Category Archives: politics

Internal contradictions in the academic labor market

By | December 21, 2014

In the December 16, 2014, issue of the Inside Higher Education blog, there’s a story called “One Course Without Pay”, describing the plan of Arizona State University to require their full-time non-tenure-track faculty members to teach five sections per semester (of twenty-five students each) of first-year writing courses. As the article notes, “In effect, the university has just… Read More »

Academic work as a Moral Tale: An agony in a mere six fits [Part 3]

By | December 6, 2014

Fit the Fifth So at the moment, there are a series of groups of faculty, who often have relatively little in common with one another: The old-line tenured faculty, pursuing the traditional faculty courses and roles and quite comfortable with how things are working out, but aging and moving towards retirement. They may or may not hold administrative… Read More »

Academic work as a Moral Tale: An agony in a mere six fits [Part 2]

By | December 3, 2014

Fit the Third But using the tools of politics to repeal politics turned out to be a dangerous game. Neoliberals lying down with politicians caused the public generally to wake up with giant flea hickeys rather than just cautionary fleabites. Deregulation removing Depression-era policies like Glass-Steagall allowed the rawest kinds of market pressures to shape big financial institutions… Read More »

Academic work as a Moral Tale: An agony in a mere six fits [Part 1]

By | November 30, 2014

On our Reed College Facebook page, there has been a debate on academic reimbursement, starting with an innocuous discussion on the posting of a position for a new event planner for the College and leading up to my threatening them with my own analysis of academic job markets – a threat now begun here. Prelude Despite the neverending… Read More »

Is psychology a science? [Part 2]

By | November 14, 2014

[Part 1 of this discussion is found here.] The original proposition that sparked this discussion was put forth in a recent study by a couple of psychologists that claimed that “academic math-intensive science is not sexist”. This study has many methodological flaws, and I’m not sure that its rather sweepingly generalized conclusions are really justified. But arguing that… Read More »

Is psychology a science? [Part 1]

By | November 12, 2014

A LinkedIn discussion in the Higher Education Teaching and Learning Group is currently revisiting the perennial question of whether or not fields like psychology, engineering, and medicine ought to be allowed to call themselves “sciences”. This question seems to be of primary interest to those who have some vested interest in discrediting findings emerging from research in these… Read More »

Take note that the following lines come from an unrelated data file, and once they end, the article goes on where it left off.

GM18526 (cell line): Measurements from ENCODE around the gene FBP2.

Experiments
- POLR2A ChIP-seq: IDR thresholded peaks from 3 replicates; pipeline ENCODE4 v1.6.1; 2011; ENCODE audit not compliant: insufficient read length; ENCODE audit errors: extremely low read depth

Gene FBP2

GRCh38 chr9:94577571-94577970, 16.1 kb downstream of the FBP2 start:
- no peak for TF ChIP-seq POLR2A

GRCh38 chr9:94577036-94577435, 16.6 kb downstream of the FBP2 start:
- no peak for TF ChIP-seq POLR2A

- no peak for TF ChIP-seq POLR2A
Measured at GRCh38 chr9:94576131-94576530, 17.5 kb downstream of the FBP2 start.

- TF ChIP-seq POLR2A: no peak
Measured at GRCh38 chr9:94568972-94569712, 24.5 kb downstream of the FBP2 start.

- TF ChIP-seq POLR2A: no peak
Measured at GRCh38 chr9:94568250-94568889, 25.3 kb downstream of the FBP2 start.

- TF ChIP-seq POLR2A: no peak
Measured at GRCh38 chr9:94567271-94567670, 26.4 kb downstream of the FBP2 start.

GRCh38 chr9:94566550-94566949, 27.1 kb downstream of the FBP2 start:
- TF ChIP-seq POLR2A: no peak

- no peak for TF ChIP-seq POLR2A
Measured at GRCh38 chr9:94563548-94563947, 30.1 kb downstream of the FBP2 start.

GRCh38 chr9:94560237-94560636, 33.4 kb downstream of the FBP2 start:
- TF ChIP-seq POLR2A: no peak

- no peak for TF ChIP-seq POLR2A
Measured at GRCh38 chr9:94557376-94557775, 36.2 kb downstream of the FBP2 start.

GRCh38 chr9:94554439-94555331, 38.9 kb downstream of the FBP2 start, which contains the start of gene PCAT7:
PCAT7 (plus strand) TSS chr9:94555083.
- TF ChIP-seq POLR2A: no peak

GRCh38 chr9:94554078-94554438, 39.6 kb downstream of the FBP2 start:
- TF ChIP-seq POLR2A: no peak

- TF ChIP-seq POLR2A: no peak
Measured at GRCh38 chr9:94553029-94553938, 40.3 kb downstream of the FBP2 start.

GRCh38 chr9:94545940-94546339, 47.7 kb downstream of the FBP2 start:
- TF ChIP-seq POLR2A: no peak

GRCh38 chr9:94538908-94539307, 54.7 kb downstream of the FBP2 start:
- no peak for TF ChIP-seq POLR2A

Why do we teach?

By | November 8, 2014

The question of why teachers quit teaching has recently been posed in a LinkedIn discussion forum. I offered some thoughts there, but I thought that it might also be useful to expand some on this theme here. It’s a complicated issue, but one with considerable social urgency. It’s easy to see the question of why teachers quit as… Read More »

Guest post on Charlie Grantham’s blog

By | September 21, 2014

Today’s post is actually being posted elsewhere – on the blog of the Community Design Institute, managed by my old friend and colleague Charlie Grantham.  Find it here: Workspace Politics While you’re at it, check out Charlie’s other posts. This is actually part of his series on redesigning work spaces. He has a lot of other interesting thoughts… Read More »

Policing and Societal Regulation (Part 2)

By | July 28, 2014

We ended last time with the observation that we seem to be living increasingly in a society under the rule of Catch-22. For any of you who have been under a rock since before the 1960s, Catch-22 was the fabulously successful novel by Joseph Heller (IMHO, the only good one he ever wrote) first published in 1961. I… Read More »

Policing and Societal Regulation (Part 1)

By | July 27, 2014

I doubt that the story a couple of weeks ago about the police shooting of Jason Conoscenti in Long Beach – another gunning down of an unarmed man – made the news in your areas. It barely did here. This one is different, however – I knew Jason, although I hadn’t seen him in person for some years.… Read More »